Observing the cosmos

Radio astronomy is the observation of astronomical phenomena via the reception of radio waves originating in the cosmos. ITU has identified the frequency bands necessary for these observations based on the physical characteristics of the chemical molecules under observation: hydrogen, water vapour, methanol or carbon monoxide, for example. Radio astronomical measurements are often carried out as part of an international framework involving research laboratories in several countries.
Because they measure radio emissions from celestial objects at cosmic distances from the Earth, radio astronomy receivers are designed to detect extremely weak signals, without comparison with those used in terrestrial applications. There are two types of radio astronomy observations:

  • observation of spectral lines, where the radiation detected by the radio telescope is the result of spontaneous emissions (associated with changes of quantum state) by certain atoms or molecules (hydrogen or hydroxyl radical, for example). These lines are characterized by precise central frequencies, determined by the characteristics of and physical changes to the molecules under observation;
  • observation of continuum emissions, whether thermal or non-thermal in origin (planetary magnetosphere, for example, or solar flares), for which radio spectrum is wide-band.
  • To observe these cosmic sources, radio astronomers use either an extremely large antenna providing sufficient spatial resolution to distinguish the various celestial objects under observation, or interferometry systems combining simultaneous measurements by a number of radio telescopes thousands of kilometres apart. These systems achieve resolutions so fine that they are able to study the detailed structure of distant radio sources. Observations made by high spatial resolution interferometry therefore rely on simultaneous reception of the same radio frequency by widely dispersed reception systems, further emphasizing the international scope of the protection afforded to radio astronomy: if just one of the observation systems is affected by interference, all the other international measurements are compromised.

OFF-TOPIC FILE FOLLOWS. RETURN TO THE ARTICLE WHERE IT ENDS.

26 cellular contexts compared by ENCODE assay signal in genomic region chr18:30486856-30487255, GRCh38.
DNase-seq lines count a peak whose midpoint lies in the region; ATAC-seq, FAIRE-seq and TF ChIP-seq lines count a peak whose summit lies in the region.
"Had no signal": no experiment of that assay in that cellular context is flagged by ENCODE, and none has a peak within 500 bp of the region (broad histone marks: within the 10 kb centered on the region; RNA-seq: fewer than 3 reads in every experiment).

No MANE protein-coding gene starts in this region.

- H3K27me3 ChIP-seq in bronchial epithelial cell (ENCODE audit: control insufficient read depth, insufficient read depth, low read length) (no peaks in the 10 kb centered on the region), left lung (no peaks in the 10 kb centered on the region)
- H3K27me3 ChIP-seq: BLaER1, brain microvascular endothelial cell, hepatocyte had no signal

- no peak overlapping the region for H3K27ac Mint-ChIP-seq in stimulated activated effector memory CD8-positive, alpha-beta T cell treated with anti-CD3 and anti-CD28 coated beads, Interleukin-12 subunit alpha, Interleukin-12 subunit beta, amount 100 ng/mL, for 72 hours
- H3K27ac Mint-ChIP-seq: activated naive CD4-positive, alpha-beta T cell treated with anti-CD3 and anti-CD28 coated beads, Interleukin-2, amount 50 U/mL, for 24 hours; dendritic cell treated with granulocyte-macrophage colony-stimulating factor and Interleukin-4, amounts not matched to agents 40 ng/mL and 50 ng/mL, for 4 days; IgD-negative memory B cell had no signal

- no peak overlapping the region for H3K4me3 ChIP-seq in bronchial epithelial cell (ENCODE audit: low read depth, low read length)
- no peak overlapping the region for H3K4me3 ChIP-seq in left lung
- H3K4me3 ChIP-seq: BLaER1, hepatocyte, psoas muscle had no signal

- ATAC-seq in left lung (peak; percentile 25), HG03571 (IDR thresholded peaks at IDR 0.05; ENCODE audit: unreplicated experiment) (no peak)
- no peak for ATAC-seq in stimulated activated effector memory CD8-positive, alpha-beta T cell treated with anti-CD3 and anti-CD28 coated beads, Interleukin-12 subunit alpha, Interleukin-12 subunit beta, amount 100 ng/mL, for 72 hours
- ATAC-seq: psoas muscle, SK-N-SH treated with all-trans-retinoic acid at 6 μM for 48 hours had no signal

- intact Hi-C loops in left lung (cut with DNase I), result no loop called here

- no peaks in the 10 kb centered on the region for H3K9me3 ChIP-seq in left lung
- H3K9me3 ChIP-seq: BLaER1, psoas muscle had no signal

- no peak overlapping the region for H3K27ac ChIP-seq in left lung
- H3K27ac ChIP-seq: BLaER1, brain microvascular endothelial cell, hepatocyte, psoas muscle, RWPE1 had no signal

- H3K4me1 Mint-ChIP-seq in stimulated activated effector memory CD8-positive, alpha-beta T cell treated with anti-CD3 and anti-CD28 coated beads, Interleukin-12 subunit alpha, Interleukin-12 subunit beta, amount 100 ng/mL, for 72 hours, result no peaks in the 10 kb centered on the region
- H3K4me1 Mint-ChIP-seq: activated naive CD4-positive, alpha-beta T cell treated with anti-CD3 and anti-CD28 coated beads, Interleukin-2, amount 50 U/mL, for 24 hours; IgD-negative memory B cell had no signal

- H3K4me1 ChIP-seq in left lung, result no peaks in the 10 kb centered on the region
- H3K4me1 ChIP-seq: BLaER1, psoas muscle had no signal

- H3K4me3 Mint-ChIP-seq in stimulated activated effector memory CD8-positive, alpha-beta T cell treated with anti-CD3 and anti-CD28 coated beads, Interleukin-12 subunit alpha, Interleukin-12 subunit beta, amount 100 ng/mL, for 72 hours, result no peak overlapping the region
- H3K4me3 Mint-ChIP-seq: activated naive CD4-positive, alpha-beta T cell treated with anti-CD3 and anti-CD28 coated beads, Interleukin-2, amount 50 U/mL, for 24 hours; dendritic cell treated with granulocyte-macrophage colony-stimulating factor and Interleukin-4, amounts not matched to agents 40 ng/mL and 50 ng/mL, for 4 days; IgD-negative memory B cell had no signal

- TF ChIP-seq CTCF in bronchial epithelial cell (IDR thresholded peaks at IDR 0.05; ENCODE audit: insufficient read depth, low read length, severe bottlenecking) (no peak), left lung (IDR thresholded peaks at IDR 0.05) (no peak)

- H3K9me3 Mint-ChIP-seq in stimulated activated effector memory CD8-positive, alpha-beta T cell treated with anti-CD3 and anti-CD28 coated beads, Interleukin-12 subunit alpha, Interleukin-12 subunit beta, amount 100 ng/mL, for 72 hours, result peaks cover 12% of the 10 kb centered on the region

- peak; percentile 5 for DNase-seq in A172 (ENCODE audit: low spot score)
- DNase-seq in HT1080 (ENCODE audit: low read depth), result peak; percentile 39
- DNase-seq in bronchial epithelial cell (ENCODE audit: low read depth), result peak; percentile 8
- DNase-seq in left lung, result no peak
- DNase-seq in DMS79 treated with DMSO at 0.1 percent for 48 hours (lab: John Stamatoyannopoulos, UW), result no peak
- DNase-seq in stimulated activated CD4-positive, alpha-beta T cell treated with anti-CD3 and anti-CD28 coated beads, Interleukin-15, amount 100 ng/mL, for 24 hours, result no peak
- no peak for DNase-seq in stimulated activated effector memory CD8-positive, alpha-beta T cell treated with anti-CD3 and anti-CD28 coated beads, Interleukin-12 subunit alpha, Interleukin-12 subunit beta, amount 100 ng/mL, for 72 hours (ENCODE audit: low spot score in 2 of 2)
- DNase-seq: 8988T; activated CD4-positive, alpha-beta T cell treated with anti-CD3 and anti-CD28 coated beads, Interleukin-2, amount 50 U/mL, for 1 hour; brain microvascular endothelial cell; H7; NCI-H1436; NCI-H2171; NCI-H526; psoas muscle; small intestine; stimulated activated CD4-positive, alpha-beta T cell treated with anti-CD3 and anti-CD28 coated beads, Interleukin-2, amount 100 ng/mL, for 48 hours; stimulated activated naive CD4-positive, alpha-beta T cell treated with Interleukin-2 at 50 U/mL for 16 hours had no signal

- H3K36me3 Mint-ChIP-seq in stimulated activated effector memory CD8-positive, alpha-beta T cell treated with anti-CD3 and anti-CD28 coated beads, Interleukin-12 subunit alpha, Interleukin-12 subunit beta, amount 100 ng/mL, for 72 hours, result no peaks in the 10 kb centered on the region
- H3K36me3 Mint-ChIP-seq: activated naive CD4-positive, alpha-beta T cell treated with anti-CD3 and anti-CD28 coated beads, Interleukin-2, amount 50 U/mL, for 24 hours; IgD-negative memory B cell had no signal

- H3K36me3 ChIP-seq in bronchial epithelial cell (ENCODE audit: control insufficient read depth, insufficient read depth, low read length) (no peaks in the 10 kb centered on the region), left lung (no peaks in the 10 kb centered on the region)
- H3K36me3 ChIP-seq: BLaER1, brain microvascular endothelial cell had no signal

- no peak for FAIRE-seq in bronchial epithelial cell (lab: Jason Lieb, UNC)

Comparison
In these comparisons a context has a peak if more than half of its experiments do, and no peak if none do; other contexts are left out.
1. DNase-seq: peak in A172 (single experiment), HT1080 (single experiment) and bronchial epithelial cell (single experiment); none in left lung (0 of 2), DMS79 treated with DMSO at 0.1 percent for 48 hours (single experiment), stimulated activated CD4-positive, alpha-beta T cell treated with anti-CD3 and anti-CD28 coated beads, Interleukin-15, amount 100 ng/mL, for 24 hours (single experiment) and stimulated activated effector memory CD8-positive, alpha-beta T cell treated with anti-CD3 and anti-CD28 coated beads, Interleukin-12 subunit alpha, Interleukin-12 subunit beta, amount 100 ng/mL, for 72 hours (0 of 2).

There are four radio astronomy observatories in France: Nançay, the plateau de Bure, Maïdo on the island of Réunion and Floirac.
While radio astronomy studies the cosmos from Earth, satellites, too, can be used to observe celestial objects. Scientific space research is set firmly in a dynamic of international cooperation: costly programmes (astronomical missions such as the Herschel infrared space telescope or the Planck cosmic microwave background mapping mission) are conducted by the European Space Agency (ESA) and financed by a budget to which member states contribute. Onboard instruments are supplied by member states following requests for proposals. France’s participation in ESA is coordinated by the French space research agency, CNES.
In addition to its European initiatives, CNES conducts national programmes (such as the MICROSCOPE project launched in April 2016, designed to verify the principle of equality of gravitational and inertial mass, one of the foundations of the theory of general relativity) and engages in multilateral cooperation (such as the CoRoT satellite carrying a space telescope designed to study the internal structure of stars and search for exoplanets). These programmes are generally based on micro or mini-satellites. For projects such as these, CNES brings in scientific and industrial partners to carry out the space programmes it designs.
Because they are so intrinsically international in nature, space research systems rely solely on frequencies that have been globally harmonised under the ITU Radio Regulations. In France, CNES operates a space research station, based on the Kourou site, in the 8400-8500 MHz band, for the needs of projects such as Mars-Express, Rosetta, Herschel or Planck.

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